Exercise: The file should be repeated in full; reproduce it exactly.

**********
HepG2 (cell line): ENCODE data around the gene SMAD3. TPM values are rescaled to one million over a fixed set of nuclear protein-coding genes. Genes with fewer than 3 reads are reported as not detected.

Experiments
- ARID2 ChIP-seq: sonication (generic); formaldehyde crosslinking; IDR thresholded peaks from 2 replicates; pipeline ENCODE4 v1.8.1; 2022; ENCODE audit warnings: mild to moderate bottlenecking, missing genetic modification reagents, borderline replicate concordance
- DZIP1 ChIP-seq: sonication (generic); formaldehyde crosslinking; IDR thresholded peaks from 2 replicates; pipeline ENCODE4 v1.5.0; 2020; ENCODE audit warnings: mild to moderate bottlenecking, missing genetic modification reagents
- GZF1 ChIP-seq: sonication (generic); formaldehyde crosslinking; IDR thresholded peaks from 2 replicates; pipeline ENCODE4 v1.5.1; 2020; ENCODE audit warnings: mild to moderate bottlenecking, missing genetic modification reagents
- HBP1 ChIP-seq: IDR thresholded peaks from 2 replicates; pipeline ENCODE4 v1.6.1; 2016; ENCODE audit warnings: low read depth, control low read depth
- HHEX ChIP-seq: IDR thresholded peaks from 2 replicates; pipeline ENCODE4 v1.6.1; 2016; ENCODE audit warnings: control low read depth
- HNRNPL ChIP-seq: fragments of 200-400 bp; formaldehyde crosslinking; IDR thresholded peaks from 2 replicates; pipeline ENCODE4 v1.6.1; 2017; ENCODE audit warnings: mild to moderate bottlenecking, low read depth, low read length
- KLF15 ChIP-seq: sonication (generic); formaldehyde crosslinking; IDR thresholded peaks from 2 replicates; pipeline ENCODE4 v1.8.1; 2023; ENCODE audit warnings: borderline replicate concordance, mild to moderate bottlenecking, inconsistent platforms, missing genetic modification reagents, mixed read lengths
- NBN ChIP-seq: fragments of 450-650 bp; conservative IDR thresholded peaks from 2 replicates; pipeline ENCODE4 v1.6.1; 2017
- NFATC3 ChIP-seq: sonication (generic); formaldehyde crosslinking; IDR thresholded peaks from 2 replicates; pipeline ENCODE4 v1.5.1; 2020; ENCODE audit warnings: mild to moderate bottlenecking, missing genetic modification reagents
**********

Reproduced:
HepG2 (cell line): ENCODE data around the gene SMAD3. TPM values are rescaled to one million over a fixed set of nuclear protein-coding genes. Genes with fewer than 3 reads are reported as not detected.

Experiments
- ARID2 ChIP-seq: sonication (generic); formaldehyde crosslinking; IDR thresholded peaks from 2 replicates; pipeline ENCODE4 v1.8.1; 2022; ENCODE audit warnings: mild to moderate bottlenecking, missing genetic modification reagents, borderline replicate concordance
- DZIP1 ChIP-seq: sonication (generic); formaldehyde crosslinking; IDR thresholded peaks from 2 replicates; pipeline ENCODE4 v1.5.0; 2020; ENCODE audit warnings: mild to moderate bottlenecking, missing genetic modification reagents
- GZF1 ChIP-seq: sonication (generic); formaldehyde crosslinking; IDR thresholded peaks from 2 replicates; pipeline ENCODE4 v1.5.1; 2020; ENCODE audit warnings: mild to moderate bottlenecking, missing genetic modification reagents
- HBP1 ChIP-seq: IDR thresholded peaks from 2 replicates; pipeline ENCODE4 v1.6.1; 2016; ENCODE audit warnings: low read depth, control low read depth
- HHEX ChIP-seq: IDR thresholded peaks from 2 replicates; pipeline ENCODE4 v1.6.1; 2016; ENCODE audit warnings: control low read depth
- HNRNPL ChIP-seq: fragments of 200-400 bp; formaldehyde crosslinking; IDR thresholded peaks from 2 replicates; pipeline ENCODE4 v1.6.1; 2017; ENCODE audit warnings: mild to moderate bottlenecking, low read depth, low read length
- KLF15 ChIP-seq: sonication (generic); formaldehyde crosslinking; IDR thresholded peaks from 2 replicates; pipeline ENCODE4 v1.8.1; 2023; ENCODE audit warnings: borderline replicate concordance, mild to moderate bottlenecking, inconsistent platforms, missing genetic modification reagents, mixed read lengths
- NBN ChIP-seq: fragments of 450-650 bp; conservative IDR thresholded peaks from 2 replicates; pipeline ENCODE4 v1.6.1; 2017
- NFATC3 ChIP-seq: sonication (generic); formaldehyde crosslinking; IDR thresholded peaks from 2 replicates; pipeline ENCODE4 v1.5.1; 2020; ENCODE audit warnings: mild to moderate bottlenecking, missing genetic modification reagents